The market is holding together at high retracement levels for the S&P. Yields reflect a stable d...
The Dark Side of the BRICs
11/19/2009 1:50 pm EST
Emerging market stocks have been the stars of the global market rally, and the BRICs (Brazil, Russia, India, and China) have set the pace.
Since their lows in late October 2008—they bottomed a few months before we did—the MSCI Emerging Markets index has soared 116%, while the MSCI BRIC index has skyrocketed 150% (all measured in dollars).
That makes the Standard & Poor’s 500’s 65% gains from its March lows look like chump change.
In the past year, Brazil has been on fire, surging 139.5%. Russia and India are close behind, with advances of around 115%, and China is the “laggard,” with a mere 94.5% gain.
But how long can this go on? Isn’t a correction long overdue? I think so, and investors who have been piling in to these markets are going to get badly burned.
The rationale for the big move—and every rally has a plausible one—is that with big surpluses and strong economic growth, the BRICs and other emerging markets are coming into their own, while developed countries are still picking up the pieces from the recession and financial crisis.
That’s true, of course, but what’s even truer is that emerging markets have moved from being diversifiers to “intensifiers”—amplifying moves made by their stodgier cousins.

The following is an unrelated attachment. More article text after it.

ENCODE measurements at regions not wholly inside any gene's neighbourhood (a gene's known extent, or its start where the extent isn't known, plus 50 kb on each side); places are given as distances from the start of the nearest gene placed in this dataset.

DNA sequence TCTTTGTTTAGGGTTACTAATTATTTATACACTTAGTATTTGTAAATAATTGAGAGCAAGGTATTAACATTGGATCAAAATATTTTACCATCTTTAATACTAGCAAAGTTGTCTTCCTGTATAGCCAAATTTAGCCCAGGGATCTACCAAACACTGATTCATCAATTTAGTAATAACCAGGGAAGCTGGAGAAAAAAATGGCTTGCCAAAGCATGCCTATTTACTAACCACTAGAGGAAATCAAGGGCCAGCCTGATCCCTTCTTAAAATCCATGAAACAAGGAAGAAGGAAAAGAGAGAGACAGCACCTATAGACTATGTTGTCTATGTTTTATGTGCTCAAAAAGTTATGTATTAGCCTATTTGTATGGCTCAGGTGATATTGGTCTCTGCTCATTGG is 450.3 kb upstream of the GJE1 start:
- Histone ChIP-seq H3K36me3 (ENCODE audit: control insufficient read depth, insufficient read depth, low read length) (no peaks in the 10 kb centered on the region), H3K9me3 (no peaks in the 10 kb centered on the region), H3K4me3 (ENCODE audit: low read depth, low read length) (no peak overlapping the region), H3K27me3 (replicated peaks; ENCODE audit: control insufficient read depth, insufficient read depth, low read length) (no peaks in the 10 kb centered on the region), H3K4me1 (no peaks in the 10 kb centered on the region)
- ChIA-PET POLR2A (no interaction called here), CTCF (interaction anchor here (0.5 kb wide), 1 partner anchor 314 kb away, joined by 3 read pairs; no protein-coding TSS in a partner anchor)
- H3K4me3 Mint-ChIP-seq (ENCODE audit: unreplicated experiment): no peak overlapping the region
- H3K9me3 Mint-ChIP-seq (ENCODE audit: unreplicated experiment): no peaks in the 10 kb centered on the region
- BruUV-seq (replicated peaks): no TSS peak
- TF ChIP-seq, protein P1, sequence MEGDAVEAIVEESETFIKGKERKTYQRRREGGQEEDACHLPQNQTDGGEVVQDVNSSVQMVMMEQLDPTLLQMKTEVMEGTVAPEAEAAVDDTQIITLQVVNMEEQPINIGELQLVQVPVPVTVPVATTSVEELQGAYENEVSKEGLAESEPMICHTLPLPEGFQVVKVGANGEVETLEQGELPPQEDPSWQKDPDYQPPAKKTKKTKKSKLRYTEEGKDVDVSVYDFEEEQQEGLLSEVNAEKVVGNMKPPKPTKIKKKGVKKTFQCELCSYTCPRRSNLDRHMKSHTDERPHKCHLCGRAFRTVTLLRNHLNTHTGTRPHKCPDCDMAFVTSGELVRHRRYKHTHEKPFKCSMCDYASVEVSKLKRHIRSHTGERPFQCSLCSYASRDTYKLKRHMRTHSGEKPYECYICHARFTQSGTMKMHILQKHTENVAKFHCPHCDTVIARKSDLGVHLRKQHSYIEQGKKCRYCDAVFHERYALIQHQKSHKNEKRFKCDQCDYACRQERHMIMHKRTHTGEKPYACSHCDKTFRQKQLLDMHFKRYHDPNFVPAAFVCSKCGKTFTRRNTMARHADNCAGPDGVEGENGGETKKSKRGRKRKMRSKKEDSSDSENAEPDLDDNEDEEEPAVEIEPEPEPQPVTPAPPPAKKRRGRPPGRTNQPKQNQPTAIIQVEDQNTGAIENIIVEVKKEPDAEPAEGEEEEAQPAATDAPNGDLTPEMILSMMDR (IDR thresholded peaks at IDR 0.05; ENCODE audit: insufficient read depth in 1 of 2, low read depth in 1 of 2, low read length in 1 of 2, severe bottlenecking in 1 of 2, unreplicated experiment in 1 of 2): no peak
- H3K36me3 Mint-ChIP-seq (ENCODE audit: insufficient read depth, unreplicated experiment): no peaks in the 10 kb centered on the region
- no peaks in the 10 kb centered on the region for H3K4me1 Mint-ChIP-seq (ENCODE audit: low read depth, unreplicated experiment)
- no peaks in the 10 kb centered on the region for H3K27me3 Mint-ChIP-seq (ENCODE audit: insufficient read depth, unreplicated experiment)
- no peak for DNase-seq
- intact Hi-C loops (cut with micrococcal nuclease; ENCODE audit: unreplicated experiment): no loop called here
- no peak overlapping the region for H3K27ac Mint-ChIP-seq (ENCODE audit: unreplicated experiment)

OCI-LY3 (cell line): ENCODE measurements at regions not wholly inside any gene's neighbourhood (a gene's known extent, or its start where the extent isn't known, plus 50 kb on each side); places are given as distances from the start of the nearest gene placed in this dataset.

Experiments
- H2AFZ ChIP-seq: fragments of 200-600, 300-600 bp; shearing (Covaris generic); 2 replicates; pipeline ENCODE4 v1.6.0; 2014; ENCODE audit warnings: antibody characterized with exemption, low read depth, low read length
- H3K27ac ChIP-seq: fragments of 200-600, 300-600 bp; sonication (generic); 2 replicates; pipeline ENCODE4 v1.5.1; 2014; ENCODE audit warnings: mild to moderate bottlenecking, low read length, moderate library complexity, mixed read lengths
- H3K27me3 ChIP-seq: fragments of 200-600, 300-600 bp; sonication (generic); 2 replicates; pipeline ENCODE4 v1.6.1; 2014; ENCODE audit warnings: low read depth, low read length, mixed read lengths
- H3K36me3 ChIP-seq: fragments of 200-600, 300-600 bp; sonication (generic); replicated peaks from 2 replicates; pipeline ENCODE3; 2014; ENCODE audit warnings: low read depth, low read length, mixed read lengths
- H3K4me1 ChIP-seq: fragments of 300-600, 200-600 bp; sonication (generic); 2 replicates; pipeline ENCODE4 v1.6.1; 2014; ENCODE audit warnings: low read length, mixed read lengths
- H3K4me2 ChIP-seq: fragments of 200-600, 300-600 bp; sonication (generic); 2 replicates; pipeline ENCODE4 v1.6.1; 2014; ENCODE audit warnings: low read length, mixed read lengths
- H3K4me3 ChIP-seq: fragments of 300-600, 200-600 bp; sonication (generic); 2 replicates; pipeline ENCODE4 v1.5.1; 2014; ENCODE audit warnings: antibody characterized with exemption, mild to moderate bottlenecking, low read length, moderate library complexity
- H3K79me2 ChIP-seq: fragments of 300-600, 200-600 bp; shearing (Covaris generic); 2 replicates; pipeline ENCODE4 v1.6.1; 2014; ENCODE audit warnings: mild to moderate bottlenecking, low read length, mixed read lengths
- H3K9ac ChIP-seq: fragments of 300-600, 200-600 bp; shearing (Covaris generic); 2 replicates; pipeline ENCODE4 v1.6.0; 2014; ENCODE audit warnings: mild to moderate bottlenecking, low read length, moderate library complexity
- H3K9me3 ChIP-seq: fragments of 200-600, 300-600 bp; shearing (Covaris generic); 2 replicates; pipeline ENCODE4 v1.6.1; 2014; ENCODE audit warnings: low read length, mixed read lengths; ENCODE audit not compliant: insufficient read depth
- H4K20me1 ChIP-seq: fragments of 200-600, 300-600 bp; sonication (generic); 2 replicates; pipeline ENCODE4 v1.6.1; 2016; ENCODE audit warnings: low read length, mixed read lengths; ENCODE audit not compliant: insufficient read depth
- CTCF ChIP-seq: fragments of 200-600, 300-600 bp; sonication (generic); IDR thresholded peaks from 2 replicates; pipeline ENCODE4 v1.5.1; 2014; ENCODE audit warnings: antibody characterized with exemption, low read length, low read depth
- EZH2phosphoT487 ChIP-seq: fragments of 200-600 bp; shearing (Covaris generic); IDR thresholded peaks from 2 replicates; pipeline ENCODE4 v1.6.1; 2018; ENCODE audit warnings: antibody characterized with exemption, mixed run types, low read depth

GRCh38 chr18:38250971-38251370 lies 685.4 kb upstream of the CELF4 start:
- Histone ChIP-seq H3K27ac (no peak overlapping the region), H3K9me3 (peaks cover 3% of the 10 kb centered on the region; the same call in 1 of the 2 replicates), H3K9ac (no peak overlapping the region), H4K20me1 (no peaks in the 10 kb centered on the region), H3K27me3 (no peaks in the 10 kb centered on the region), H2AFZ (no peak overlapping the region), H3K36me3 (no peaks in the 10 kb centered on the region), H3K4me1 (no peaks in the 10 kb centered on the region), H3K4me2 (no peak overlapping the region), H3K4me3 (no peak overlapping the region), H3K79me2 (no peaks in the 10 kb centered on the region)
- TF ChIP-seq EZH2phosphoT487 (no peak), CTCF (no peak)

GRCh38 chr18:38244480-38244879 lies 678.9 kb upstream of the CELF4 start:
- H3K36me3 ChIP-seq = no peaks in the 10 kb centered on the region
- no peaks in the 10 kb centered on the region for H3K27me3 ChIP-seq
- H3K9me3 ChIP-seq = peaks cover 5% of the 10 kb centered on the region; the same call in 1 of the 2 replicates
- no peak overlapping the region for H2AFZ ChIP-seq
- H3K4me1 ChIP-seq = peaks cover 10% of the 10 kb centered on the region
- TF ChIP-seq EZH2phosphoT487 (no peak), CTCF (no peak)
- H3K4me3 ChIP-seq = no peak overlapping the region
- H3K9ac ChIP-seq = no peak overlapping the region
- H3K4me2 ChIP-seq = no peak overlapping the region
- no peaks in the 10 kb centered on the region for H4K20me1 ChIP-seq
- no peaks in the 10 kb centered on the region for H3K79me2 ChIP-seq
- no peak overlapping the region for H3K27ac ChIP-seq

That also makes them more vulnerable to rare “black swan” events, which are triggered by things usually not on investors’ radar screens.
“Emerging market equities are developed market equities on steroids,” says Peter Stanyer, economist and strategist at Delmore Asset Management in London and author of Guide to Investment Strategy, whose new edition will be published in January.
Indeed, according to ING Investment Management, emerging markets have had a “beta” of 1.4x that of developed markets this decade, which means they’ve moved 40% more than, say, the S&P 500.
So, you can gain a lot more, but you can lose your shirt, too.
Those of us with long memories—going back, say, a couple of years—may remember how much these markets fell in the recent crash. While the S&P lost 57% of its value from top to bottom, China and Brazil shed around three-quarters of theirs.
“The correlation gets even higher and the benefits of international diversification become even less [in a downturn],” says Jay Ritter, professor of finance at the University of Florida.
So, emerging markets are more vulnerable to “black swan” events. That term, used by Nassim Nicholas Taleb in his 2007 book, refers to events so rare they don’t lie within the normal probability scale. Taleb argued that black swans are more common than investment professionals think, and investors need to protect themselves against them.
One professor, Javier Estrada of IESE Business School, says black swan events have a bigger impact on emerging markets. “The evidence, based on more than 110,000 daily returns from 16 emerging equity markets, is unequivocal: Outliers have a massive impact on long-term performance,” he writes.